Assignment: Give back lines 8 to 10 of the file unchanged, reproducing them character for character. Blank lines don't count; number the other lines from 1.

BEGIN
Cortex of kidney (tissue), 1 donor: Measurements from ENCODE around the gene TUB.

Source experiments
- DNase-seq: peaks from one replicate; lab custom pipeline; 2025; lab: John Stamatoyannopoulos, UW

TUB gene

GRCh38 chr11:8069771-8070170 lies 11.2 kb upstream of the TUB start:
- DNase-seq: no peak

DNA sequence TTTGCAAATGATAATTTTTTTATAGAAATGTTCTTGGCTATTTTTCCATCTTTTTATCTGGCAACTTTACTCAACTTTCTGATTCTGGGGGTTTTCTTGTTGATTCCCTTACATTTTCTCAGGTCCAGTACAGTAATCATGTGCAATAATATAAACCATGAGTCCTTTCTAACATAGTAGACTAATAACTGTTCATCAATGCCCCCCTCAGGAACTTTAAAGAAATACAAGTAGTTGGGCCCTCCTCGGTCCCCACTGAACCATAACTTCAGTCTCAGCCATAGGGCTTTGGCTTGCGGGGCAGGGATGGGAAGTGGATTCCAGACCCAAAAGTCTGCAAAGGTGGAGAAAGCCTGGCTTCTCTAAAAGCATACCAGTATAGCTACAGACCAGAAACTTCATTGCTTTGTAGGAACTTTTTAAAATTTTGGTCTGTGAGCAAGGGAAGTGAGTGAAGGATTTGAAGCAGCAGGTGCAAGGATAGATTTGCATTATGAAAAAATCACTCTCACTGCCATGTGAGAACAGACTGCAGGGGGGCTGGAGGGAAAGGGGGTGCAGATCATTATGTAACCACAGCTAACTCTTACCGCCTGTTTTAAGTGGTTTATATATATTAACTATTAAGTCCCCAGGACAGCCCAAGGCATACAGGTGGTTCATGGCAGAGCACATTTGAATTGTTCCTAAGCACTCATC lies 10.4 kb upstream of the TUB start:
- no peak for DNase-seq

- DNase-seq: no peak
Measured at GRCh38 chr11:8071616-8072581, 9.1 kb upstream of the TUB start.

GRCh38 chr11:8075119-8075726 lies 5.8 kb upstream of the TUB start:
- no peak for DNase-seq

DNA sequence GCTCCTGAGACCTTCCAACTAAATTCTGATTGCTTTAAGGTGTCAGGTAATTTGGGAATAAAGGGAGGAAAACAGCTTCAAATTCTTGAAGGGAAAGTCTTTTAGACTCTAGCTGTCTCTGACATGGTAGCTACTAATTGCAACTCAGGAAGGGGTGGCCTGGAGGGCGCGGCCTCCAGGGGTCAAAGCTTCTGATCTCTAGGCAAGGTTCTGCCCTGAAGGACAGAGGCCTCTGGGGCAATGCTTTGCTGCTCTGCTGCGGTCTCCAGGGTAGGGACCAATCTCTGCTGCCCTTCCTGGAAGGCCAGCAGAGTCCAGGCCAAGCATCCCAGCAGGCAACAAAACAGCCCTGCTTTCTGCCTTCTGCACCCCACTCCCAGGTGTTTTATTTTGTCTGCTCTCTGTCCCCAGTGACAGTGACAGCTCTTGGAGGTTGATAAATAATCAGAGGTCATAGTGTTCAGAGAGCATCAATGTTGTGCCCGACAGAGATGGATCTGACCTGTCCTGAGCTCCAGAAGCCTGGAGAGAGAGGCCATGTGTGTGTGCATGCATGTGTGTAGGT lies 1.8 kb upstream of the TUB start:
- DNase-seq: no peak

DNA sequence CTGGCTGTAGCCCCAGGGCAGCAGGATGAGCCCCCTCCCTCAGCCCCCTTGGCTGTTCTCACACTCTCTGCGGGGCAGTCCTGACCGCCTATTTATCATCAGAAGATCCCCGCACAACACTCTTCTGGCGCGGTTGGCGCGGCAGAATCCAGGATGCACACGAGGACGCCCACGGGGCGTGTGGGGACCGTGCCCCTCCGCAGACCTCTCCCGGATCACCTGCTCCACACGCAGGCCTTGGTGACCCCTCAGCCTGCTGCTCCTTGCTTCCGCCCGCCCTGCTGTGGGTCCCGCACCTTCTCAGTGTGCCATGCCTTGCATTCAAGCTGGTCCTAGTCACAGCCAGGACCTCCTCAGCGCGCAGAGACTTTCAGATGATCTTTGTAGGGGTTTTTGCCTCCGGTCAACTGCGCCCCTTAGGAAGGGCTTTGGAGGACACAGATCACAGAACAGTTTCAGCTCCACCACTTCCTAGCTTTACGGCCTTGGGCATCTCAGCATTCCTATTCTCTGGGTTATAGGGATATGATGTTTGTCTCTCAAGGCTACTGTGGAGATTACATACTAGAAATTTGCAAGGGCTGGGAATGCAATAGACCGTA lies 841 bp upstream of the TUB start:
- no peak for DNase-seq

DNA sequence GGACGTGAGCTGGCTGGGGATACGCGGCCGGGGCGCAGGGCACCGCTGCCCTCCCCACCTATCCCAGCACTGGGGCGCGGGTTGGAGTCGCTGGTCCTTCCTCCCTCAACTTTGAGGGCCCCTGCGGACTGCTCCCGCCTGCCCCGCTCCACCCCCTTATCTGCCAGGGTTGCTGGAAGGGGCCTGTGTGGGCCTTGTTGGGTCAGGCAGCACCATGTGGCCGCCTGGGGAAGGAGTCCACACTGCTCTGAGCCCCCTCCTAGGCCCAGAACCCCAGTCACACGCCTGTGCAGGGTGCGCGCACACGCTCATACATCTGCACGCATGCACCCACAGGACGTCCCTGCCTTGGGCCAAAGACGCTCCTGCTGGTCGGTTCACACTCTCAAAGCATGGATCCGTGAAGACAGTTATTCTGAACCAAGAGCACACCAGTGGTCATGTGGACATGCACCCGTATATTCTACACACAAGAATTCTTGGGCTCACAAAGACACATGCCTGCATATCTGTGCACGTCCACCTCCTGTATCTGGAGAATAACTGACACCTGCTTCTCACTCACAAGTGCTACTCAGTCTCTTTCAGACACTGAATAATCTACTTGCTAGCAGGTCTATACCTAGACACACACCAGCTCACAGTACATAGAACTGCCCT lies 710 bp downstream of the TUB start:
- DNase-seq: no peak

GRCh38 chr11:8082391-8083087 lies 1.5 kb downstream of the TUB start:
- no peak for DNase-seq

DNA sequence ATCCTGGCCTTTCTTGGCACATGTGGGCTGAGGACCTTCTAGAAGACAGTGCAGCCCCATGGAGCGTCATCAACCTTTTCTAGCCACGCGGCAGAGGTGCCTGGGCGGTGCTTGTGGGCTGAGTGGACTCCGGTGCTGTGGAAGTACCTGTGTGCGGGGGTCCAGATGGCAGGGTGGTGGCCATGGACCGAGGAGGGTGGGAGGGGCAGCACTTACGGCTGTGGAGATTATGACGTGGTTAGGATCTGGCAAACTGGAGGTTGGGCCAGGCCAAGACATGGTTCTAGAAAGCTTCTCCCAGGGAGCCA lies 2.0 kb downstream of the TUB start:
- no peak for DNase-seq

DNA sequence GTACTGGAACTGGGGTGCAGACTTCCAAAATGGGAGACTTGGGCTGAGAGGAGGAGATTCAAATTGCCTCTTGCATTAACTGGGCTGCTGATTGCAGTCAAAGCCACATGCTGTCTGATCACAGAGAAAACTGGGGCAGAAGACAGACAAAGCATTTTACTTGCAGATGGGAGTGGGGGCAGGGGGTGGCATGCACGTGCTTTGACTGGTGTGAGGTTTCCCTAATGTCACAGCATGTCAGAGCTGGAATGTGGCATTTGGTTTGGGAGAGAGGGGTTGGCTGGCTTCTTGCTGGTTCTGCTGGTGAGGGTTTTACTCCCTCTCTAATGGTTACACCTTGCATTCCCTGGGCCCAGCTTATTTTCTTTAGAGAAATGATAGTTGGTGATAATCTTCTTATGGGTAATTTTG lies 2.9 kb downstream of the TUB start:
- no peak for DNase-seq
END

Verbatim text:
- no peak for DNase-seq

- DNase-seq: no peak
Measured at GRCh38 chr11:8071616-8072581, 9.1 kb upstream of the TUB start.